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I’ve just finished the 6th episode tonight. It probably took me about an hour per episode to complete, and I’m now tossing up whether to give spear of destiny a go or to just leave it there. I feel accomplished having beaten this legendary game, if a little exhausted.

I don’t have strong nostalgia for this game as I was slightly too young for FPSs when it came out, and DOOM was better timed for my FPS coming-of-age. I did watch my older cousin play it though, so I was aware of it, as well as its links to DOOM (from the two DOOM II secret maps).

The nostalgia for me was really around the fact that I didn’t have it as a kid, and that it had this taboo or forbidden quality to it. Do I dare play this game?! What if my mum found out?! I dabbled in it over the years, and I’m pretty sure I got as far as beating the shareware episode, but never much further than that.

The hardest part for me in playing this game was trying to set aside my DOOM-bias and to consider it from as clean a slate as possible. I didn’t do a good job of that because going into it I was thinking “oh it’s just a series of confusing mazes without an automap” and “the controls are going to suck because you can’t circle strafe” and all the usual complaints about this game.

But anyway, none of that was an issue and I loved (almost) every minute of it. Turns out it’s really fun to go around killing Nazis (not so much the poor dogs) and stealing their gold. The worst part about it was I kept getting the ‘theme song’ stuck in my head and whistling it out loud (it’s not a song you want to get caught whistling in public).

My approach was to basically just focus on completing the level rather than maximising my score. That means taking out as many Nazis as I could, and reaching the end of the maze. I didn’t want to ‘wall hump’ myself into insanity trying to find every possible secret.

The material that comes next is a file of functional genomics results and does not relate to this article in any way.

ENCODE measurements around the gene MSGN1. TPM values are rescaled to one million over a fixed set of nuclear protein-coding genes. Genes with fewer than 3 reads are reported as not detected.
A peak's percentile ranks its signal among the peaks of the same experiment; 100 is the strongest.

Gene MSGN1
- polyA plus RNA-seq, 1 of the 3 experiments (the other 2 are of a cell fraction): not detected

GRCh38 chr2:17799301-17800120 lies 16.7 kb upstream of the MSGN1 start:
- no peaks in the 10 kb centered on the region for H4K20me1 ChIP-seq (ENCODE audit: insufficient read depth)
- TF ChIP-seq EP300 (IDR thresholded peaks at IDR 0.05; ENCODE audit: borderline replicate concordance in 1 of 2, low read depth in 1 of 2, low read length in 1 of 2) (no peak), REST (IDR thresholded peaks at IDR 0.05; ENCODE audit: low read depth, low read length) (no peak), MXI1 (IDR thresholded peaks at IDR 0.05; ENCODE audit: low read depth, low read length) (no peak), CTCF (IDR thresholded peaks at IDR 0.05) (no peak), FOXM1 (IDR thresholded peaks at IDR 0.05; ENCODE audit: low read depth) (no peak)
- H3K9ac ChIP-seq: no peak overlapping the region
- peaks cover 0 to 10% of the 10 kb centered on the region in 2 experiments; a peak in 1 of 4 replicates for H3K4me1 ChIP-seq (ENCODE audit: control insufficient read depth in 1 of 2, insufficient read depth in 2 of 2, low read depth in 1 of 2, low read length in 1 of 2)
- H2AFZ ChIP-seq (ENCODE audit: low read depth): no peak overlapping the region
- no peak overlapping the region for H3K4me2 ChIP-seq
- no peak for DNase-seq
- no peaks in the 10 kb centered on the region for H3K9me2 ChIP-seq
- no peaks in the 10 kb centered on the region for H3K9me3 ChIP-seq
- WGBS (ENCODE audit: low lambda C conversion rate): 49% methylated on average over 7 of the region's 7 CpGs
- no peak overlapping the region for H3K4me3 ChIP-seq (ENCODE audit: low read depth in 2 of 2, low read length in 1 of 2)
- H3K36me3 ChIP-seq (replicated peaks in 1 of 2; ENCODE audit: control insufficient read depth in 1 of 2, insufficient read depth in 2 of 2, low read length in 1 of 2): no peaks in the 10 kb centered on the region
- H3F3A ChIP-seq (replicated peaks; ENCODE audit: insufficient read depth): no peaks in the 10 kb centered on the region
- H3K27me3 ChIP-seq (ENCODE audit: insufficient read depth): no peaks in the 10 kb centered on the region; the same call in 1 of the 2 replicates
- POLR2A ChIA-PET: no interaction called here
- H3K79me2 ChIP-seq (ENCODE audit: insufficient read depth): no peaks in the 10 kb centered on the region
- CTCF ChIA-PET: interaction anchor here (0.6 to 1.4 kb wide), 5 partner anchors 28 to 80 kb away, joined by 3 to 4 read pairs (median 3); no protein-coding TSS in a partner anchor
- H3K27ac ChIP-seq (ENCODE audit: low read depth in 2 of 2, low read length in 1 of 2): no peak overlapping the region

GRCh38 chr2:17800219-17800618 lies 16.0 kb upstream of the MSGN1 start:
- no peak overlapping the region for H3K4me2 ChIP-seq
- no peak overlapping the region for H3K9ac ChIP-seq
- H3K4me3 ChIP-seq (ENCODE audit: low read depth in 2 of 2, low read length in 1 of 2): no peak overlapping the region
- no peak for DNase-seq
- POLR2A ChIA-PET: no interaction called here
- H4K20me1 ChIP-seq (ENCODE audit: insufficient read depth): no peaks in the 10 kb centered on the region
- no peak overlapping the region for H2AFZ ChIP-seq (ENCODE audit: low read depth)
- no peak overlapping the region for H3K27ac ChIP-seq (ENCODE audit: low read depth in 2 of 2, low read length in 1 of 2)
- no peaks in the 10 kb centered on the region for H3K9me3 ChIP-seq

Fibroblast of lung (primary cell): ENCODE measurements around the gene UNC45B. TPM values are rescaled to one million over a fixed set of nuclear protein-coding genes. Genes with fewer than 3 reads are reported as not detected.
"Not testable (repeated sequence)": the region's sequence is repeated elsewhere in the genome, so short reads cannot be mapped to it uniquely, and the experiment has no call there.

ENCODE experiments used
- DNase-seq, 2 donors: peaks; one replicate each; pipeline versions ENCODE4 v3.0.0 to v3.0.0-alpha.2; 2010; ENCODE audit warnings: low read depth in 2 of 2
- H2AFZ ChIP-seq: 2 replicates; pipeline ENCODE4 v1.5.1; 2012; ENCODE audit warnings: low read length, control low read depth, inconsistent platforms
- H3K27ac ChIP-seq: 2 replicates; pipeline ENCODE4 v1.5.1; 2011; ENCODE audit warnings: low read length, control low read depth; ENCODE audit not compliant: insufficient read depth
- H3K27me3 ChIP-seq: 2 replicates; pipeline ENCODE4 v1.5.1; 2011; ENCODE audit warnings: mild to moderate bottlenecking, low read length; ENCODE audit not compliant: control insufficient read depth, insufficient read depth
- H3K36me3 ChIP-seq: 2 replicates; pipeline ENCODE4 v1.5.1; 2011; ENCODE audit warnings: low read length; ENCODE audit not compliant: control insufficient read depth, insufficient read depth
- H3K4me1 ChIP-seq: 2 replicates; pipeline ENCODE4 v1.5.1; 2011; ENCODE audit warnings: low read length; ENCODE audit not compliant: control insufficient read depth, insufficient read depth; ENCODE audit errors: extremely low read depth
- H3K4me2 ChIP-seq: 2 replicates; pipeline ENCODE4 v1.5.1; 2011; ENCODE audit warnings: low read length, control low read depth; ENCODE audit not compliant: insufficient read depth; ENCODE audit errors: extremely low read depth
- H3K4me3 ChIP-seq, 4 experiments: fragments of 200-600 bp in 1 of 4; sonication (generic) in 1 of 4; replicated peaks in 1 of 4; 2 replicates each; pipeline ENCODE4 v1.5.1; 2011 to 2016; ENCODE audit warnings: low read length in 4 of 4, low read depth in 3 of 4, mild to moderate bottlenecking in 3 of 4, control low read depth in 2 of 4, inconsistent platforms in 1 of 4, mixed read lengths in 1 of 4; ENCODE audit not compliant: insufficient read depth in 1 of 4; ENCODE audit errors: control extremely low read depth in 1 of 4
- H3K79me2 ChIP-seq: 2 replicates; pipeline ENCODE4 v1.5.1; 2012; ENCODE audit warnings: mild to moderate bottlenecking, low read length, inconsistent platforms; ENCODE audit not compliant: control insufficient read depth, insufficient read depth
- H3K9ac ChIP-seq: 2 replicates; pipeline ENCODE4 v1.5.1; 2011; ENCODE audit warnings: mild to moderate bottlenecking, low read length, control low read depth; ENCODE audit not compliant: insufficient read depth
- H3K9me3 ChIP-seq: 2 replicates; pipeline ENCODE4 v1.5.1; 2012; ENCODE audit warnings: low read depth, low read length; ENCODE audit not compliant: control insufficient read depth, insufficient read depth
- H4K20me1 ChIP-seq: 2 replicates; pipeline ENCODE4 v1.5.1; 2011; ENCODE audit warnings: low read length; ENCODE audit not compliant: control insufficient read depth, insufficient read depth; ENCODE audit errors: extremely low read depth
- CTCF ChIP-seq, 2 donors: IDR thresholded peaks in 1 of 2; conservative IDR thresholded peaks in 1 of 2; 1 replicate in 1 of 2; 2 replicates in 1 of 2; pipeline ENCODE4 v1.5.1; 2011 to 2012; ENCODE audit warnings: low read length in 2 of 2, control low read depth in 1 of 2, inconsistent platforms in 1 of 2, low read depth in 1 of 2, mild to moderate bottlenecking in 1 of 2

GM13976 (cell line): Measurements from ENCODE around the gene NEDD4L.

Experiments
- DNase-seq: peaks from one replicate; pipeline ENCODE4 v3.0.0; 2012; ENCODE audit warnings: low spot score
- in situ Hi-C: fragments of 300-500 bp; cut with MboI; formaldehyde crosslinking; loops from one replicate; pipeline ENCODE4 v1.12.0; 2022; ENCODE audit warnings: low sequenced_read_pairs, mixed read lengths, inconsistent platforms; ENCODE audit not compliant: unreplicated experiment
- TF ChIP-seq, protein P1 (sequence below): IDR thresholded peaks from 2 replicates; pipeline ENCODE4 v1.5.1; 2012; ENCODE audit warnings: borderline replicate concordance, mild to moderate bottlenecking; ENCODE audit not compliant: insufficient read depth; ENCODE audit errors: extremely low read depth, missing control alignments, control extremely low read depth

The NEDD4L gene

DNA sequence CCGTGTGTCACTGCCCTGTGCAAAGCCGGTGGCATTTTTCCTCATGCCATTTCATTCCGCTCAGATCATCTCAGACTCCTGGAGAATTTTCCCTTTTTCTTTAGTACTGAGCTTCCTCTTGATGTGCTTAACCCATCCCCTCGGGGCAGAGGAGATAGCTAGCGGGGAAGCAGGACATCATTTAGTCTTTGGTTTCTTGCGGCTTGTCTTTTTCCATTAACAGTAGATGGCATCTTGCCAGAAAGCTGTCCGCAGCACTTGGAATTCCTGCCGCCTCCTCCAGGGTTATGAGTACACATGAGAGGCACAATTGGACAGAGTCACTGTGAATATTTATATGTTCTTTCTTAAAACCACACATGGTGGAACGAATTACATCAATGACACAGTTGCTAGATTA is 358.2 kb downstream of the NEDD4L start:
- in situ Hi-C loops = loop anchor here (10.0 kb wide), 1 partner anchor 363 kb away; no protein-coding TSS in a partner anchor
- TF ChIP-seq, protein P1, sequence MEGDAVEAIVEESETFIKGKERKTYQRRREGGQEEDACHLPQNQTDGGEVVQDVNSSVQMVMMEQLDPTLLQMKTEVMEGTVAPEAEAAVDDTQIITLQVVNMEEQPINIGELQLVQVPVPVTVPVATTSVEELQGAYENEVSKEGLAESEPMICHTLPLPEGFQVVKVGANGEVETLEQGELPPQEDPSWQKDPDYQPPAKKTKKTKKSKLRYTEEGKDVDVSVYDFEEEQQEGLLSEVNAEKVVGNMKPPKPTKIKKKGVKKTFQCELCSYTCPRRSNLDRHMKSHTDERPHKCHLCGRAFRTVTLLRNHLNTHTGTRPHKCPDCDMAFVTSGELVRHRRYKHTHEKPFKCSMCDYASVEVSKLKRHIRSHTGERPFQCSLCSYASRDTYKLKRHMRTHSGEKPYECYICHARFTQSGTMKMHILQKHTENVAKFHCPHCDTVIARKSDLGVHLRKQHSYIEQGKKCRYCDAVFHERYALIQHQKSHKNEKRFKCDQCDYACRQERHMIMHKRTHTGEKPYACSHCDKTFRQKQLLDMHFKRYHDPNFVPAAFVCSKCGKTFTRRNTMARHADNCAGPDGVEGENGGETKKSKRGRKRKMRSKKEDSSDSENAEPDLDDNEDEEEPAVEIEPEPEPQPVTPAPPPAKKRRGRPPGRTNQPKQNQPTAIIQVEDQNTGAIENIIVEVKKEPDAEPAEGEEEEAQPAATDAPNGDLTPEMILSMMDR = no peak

The mazes are indeed confusing, and you get lost, and overwhelmed when you open a door to find a big open room with four more doors to explore. But you muddle your way through them, get the keys and move on. I think I only ever had to look at a map for one level (the only level where a key is hidden behind a secret).

The controls do feel a little primitive, but they work and usually the spaces aren’t big enough where something like circle strafing will actually do you much benefit, so it’s fine. Just get used to pushing ALT every now and again.

Some of the elements like ‘score’ and ‘lives’ are redundant, but they do add replay-ability to it (ie, playing with different rule-sets, or trying to get 100% across the board).

The secrets are totally random, but boy is it satisfying when you hear the sound of those walls opening up.

This ticked all the boxes for me. I got to play a game that was in my gaming ‘periphery’ but that I had never completed before, and at the same time get a greater appreciation for the later FPSs that were so fundamental to my gaming experience. That’s what DOS gaming is all about for me. If it hadn’t been game of the month I would have probably let my preconceptions get the better of me and left it sitting on my C: drive unplayed.

Overall, this game is like listening to AC/DC – each level/song is basically the same, but it’s a damn good level/song so I’ll keep playing it.